Once the attack is triggered, the airways begin to swell and tighten (bronchospasm) and make mucus. The swelling and extra mucus partially block, or obstruct, the airways. This makes it harder to push air out of your lungs (exhale).

Recognizing and avoiding the asthma trigger is especially important in occupational asthma.

Because people spend so much time at work, those with occupational asthma tend to have a lot of exposure to their trigger by the time the cause of the symptoms is recognized as asthma. The more time you spend with your trigger, the more likely you are to have permanent lung inflammation and very sensitive airways.

Occupational asthma is the most common work-related lung disease in developed countries. In up to 15% of people with disabling asthma in the United States, the condition is at least partly related to their work.

Nighttime (Nocturnal) Asthma

Nighttime asthma, also called nocturnal asthma, is a common type of the disease. If you have asthma, the chances of having symptoms are much higher during sleep because asthma is powerfully influenced by the sleep-wake cycle (circadian rhythms). Your asthma symptoms of wheezing, coughing, and trouble breathing are common and dangerous, particularly at night.

Studies show that the most deaths related to asthma happen at night. It’s thought that this may be because of more exposure to allergens (asthma triggers), cooling of the airways, reclining position, or even hormone secretions that follow a circadian pattern. Sometimes, heartburn can trigger asthma symptoms at night. Sinusitis and asthma are often problems at night, particularly when postnasal drip triggers symptoms such as coughing.

If you have asthma and notice your symptoms getting worse as the evening goes on, it’s time to see your asthma doctor and figure out the causes of asthma. Knowing the right asthma medications and when to take them are key to managing nighttime asthma and getting quality sleep.

Thunderstorm Asthma

Thunderstorm asthma can happen when heavy storms hit on a day with a very high pollen count, usually during the spring, and cause symptoms of an asthma attack.

Grains of pollen get sucked into the storm clouds. Once those grains take in a certain amount of water, they pop, making even smaller grains. Those smaller grains get into the wind at ground level. There, they can be breathed in easily. That can lead to asthma attacks.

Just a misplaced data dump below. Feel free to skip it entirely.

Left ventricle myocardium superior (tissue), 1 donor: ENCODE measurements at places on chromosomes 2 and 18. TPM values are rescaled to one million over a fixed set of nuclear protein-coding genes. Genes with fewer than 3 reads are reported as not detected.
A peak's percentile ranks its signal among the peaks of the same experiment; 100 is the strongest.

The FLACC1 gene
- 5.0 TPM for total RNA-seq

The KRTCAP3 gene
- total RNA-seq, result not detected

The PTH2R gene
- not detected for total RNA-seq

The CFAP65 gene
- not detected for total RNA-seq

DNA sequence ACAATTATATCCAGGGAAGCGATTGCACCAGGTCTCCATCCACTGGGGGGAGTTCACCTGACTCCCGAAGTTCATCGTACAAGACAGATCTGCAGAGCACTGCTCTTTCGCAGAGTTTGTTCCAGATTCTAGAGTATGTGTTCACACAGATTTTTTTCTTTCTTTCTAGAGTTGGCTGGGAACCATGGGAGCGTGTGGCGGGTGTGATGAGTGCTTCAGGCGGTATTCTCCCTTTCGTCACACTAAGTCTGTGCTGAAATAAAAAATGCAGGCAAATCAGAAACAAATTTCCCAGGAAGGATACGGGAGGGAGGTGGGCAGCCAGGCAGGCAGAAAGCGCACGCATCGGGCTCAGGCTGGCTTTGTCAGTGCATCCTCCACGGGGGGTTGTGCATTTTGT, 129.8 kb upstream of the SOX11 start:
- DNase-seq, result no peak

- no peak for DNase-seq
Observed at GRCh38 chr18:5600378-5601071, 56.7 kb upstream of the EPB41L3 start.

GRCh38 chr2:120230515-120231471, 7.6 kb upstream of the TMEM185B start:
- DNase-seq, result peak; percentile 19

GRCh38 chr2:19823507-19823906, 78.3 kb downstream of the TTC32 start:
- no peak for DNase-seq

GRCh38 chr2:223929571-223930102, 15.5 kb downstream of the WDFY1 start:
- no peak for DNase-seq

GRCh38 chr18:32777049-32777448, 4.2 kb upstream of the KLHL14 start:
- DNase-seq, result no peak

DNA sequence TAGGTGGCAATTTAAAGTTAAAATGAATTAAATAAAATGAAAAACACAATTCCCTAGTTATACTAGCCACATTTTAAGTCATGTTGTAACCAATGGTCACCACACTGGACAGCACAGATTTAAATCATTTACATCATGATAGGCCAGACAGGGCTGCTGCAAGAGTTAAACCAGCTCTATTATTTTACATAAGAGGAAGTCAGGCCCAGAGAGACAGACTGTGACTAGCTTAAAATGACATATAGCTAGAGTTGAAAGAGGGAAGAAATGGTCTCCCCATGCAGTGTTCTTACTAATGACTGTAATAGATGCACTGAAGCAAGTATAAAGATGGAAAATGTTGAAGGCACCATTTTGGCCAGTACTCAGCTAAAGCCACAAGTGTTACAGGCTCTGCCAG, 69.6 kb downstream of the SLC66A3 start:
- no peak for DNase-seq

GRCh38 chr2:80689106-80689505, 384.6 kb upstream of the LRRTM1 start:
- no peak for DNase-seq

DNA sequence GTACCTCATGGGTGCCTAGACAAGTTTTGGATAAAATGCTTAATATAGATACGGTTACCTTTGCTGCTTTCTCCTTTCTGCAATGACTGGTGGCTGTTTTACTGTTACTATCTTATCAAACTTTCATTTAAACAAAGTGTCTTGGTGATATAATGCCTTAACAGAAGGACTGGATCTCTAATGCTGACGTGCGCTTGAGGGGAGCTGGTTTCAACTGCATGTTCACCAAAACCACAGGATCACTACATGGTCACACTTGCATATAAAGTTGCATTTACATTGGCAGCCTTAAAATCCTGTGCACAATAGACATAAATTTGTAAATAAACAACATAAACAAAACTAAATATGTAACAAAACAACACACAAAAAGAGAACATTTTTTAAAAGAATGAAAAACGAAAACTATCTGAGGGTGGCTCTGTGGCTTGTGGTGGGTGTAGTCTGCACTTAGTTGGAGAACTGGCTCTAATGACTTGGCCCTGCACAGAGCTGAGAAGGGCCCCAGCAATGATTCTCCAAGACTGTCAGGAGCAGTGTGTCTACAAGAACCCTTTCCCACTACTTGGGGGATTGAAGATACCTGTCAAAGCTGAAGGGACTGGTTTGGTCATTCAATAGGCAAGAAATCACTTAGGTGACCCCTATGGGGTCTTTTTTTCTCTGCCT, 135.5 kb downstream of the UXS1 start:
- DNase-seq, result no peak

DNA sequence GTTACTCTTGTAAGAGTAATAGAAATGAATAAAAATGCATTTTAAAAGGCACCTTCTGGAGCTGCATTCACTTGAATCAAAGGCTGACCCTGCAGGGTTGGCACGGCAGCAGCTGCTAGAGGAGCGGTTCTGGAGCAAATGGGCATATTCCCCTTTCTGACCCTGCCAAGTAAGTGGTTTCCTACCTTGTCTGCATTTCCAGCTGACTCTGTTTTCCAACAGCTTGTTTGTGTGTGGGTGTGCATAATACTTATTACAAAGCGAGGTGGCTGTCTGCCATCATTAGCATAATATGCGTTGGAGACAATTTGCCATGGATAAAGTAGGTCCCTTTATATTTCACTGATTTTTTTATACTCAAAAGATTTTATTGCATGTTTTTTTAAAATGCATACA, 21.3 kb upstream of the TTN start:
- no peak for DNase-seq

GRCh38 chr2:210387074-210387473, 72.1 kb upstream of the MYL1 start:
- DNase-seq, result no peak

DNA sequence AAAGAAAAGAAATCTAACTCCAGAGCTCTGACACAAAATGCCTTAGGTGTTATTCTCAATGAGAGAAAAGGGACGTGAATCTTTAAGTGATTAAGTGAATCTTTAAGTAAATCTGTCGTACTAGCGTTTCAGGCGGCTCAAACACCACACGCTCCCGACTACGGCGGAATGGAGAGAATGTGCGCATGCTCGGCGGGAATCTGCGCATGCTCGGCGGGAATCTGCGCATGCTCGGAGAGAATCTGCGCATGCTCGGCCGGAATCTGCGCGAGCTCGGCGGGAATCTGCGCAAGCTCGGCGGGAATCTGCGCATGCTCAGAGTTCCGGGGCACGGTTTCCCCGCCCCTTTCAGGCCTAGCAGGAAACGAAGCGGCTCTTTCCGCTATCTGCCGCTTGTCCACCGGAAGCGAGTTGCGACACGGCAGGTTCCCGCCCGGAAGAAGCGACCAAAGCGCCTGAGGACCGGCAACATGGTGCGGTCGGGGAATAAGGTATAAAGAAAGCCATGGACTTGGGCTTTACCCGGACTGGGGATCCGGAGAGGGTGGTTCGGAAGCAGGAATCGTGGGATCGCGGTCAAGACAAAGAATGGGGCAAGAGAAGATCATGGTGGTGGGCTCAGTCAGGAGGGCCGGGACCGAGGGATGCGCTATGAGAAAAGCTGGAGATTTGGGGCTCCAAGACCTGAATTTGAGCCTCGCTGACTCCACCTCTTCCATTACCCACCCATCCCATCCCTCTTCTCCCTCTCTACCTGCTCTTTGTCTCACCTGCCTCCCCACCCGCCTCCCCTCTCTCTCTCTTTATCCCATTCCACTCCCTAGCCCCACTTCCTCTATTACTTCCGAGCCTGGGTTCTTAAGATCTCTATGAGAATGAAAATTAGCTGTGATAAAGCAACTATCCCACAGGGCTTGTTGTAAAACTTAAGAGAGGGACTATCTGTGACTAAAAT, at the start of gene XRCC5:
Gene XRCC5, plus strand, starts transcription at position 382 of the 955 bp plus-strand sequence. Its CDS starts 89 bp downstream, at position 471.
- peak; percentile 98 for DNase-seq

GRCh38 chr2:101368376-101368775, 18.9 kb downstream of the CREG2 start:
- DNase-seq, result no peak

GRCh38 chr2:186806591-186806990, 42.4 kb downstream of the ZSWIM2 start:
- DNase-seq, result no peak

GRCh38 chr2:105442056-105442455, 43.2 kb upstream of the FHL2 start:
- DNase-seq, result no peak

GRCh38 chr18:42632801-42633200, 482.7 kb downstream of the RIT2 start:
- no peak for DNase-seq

It most often hits adults who have asthma or hay fever or are allergic to grass pollen. But it can cause problems for anyone, even if you don’t have those things. Cases of thunderstorm asthma that affect large numbers of people are rare. They’ve been reported across Europe, Australia, North America, and the Middle East.

No major outbreaks have happened in the U.S., but researchers in Atlanta found that a few more people in their area go to the emergency room with asthma-related symptoms during thunderstorms: about 3% more than usual.

You can’t control pollen counts or thunderstorms, but you can control how you’re affected if they come together. If you have asthma or hay fever or are allergic to grass, the best thing to do is keep your condition under control and know how to handle an asthma attack if you have one.

If you have hay fever or allergies, see a specialist to figure out your triggers. If you’re allergic to pollen and your doctor wants you to have treatment for it, be sure to start taking your meds at least 6 weeks before high-pollen season begins.

Keep an eye on the weather, too. On high-pollen days, especially if thunderstorms are expected, try to stay indoors and keep your windows closed. It’s especially important to stay out of the high winds that come just before thunderstorms.

Health Conditions That May Mimic Asthma

A variety of illnesses can cause some of the same symptoms as asthma. For example, cardiac asthma is a form of heart failure in which the symptoms mimic some of the symptoms of regular asthma.

Vocal cord dysfunction is another asthma mimic. Many recent reports have drawn attention to a peculiar syndrome in which abnormal vocal cords cause wheezing that is frequently misdiagnosed as asthma. This is most common in girls and young women who have loud and dramatic episodes of wheezing that do not respond to medications that open the airways.

WebMD Medical Reference

Sources